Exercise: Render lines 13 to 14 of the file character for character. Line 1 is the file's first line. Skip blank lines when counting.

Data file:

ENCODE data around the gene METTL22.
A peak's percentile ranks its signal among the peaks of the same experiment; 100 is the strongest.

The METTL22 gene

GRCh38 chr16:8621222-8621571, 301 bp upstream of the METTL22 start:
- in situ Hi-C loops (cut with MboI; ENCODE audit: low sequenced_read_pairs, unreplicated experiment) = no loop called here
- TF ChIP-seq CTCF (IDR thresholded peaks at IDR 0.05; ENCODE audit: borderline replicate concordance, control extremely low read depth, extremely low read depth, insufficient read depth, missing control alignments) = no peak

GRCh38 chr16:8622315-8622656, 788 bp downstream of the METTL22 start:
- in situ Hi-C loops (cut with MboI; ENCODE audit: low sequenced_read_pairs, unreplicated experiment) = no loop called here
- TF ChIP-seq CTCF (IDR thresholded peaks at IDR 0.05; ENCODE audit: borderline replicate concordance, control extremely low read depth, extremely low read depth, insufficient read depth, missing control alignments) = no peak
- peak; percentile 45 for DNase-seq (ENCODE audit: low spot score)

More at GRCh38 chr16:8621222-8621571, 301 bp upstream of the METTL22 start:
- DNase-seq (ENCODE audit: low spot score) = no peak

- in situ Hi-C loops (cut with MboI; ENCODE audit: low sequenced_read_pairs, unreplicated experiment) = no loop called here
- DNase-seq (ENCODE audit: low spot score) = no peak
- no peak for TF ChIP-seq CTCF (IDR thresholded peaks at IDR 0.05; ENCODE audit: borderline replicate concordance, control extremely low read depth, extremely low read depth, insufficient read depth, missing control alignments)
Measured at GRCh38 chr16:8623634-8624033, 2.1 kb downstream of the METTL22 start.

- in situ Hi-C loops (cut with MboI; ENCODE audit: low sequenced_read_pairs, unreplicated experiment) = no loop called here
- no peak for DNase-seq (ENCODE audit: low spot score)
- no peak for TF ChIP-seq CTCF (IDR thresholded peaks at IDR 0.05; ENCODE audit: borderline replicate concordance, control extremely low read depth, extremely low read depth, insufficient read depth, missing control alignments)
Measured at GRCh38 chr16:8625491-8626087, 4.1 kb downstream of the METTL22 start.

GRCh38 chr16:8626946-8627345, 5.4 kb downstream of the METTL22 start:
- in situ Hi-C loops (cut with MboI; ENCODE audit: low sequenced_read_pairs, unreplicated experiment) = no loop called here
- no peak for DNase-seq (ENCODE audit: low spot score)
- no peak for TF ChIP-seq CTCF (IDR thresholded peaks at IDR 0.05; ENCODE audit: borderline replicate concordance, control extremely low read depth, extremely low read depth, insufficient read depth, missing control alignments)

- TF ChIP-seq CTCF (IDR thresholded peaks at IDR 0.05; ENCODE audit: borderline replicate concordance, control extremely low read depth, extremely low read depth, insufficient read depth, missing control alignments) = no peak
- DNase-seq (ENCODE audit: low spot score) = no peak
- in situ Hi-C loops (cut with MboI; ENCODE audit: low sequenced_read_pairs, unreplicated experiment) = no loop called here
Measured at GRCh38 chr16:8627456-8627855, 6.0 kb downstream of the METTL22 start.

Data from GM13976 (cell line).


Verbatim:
- in situ Hi-C loops (cut with MboI; ENCODE audit: low sequenced_read_pairs, unreplicated experiment) = no loop called here
- DNase-seq (ENCODE audit: low spot score) = no peak